In our last post, we began speaking about a new form developed by the state of New Jersey and the New Jersey Hospital Association that allows patients to avoid the situation where their family doesn’t know their goals and wishes for end-of-life care. The form, we noted, is separate for an advance health care directive commonly used in the estate planning process.
The form asks patients to identify goals for the care they will receive, then it asks the patient about their wishes regarding medical interventions. This includes questions about whether the patient wishes to receive artificial nutrition, whether they wish to be resuscitated and other such issues.
The form is expected to reduce the amount of money spent on end-f-life care in the state, since patients often prefer to receive less-aggressive treatment when they are faced with a life-shortening illness. Interestingly, New Jersey is among a group of states in which patients spend the highest number of days in the final two years of their lives; have the highest number of physicians treating them; and spend the most on life-sustaining treatment.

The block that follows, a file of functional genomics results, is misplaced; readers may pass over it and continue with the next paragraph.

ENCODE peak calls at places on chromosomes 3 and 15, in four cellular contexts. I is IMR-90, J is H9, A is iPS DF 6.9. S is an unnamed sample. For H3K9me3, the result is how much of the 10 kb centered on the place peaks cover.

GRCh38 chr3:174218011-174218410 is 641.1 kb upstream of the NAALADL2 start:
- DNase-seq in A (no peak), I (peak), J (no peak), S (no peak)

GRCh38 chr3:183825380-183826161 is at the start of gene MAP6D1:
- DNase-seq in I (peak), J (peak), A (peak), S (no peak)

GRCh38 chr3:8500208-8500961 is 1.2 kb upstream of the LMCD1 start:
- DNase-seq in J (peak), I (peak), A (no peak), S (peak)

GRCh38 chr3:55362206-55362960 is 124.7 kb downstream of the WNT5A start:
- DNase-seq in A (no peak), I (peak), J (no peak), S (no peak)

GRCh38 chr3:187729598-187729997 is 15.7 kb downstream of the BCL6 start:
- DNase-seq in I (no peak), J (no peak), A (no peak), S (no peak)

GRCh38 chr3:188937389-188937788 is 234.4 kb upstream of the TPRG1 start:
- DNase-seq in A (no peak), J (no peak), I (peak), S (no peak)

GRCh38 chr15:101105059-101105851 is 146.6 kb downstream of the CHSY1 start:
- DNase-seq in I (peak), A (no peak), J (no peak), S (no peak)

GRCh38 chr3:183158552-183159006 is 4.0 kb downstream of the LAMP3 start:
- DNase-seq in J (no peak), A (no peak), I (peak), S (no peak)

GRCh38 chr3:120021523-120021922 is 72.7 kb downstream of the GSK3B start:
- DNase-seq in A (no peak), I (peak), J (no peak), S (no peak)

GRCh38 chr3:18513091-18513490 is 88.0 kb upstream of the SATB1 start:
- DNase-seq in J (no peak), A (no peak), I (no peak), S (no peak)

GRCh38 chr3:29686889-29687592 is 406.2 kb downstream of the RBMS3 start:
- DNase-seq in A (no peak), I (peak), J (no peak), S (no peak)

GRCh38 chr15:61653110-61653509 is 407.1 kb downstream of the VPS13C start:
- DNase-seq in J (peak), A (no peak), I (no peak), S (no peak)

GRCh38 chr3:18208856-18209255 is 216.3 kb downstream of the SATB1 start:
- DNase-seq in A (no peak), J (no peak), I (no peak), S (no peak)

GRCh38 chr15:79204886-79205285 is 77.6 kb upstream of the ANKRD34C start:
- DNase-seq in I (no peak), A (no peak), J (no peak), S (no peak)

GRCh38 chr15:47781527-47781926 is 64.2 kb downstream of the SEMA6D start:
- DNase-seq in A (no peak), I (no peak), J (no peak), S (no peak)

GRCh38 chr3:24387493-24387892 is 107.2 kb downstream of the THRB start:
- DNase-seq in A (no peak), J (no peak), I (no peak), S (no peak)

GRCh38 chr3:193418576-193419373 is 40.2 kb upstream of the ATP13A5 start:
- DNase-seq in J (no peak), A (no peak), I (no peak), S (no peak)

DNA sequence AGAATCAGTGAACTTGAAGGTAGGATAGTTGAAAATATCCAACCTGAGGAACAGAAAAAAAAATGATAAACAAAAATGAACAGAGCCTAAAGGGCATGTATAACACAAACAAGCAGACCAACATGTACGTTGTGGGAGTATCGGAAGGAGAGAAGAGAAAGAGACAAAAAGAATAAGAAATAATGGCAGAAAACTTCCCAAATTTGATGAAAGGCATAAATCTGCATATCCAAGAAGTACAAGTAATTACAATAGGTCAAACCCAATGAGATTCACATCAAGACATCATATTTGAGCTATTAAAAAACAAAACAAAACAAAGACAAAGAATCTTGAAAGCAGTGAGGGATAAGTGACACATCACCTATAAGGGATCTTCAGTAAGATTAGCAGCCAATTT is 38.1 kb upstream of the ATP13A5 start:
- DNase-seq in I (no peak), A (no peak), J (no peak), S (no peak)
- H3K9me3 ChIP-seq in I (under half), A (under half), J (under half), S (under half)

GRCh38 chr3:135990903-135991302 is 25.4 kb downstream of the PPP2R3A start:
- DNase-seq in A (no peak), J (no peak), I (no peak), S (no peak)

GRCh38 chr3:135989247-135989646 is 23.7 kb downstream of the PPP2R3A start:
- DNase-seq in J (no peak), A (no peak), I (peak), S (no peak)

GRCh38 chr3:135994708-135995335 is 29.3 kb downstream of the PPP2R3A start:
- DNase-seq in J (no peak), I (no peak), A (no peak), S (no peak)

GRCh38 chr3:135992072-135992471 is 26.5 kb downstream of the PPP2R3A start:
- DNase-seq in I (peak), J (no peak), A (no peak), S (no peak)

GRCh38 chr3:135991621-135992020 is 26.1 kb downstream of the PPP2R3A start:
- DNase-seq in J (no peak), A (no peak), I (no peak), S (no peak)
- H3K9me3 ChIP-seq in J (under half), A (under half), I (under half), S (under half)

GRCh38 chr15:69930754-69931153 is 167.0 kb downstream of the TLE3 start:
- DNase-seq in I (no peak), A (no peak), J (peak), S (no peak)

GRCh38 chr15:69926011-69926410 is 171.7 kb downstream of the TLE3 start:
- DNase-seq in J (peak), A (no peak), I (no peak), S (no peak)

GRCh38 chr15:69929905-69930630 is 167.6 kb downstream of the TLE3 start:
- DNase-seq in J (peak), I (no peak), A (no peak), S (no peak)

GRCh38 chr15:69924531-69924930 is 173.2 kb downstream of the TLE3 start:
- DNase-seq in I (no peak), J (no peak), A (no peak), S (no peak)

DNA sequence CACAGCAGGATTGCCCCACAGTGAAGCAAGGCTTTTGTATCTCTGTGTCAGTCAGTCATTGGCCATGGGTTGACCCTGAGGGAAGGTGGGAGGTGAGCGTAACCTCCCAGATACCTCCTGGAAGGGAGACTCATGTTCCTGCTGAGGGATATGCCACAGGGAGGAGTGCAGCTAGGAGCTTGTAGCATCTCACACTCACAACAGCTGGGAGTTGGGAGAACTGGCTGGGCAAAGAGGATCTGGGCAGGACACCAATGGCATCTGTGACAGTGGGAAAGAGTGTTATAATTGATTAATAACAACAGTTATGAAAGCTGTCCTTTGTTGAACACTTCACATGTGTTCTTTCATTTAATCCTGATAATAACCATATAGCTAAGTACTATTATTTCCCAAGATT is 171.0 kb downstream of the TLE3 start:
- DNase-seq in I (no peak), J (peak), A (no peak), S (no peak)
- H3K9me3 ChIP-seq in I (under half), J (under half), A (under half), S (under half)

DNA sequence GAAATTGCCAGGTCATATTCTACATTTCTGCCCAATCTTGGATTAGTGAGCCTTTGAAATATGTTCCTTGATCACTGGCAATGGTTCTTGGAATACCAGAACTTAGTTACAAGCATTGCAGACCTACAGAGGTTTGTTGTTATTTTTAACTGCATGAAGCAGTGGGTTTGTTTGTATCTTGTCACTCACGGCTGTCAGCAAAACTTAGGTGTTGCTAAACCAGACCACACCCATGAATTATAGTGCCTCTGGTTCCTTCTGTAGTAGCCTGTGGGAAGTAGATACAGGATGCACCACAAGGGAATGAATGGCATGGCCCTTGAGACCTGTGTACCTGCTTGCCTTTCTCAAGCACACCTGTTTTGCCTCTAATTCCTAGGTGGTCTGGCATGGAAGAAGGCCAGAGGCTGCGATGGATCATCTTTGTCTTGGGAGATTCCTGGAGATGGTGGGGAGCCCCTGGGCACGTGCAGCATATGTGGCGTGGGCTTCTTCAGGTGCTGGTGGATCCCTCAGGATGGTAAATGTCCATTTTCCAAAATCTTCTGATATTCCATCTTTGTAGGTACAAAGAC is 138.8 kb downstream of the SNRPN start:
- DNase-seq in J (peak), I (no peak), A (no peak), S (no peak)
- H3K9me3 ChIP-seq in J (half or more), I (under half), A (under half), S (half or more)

It is hoped that the form will give direction to family members of patients who are incapacitated, and who often agree to interventions without understanding whether the patient would actually desire them. More than anything, the form is meant to reduce the challenges that inevitably arise because of inadequate planning.
Without knowing what a patient wants, family members are often left guessing. Because families do not always understand the implications of decisions they make for a loved one, they can end up in situations they may not have imagined.
Source: njspotlight.com, “New Form Helps Clarify End-of-life Decisions for Patients and Families,” Andrew Kitchenman, February 25, 2013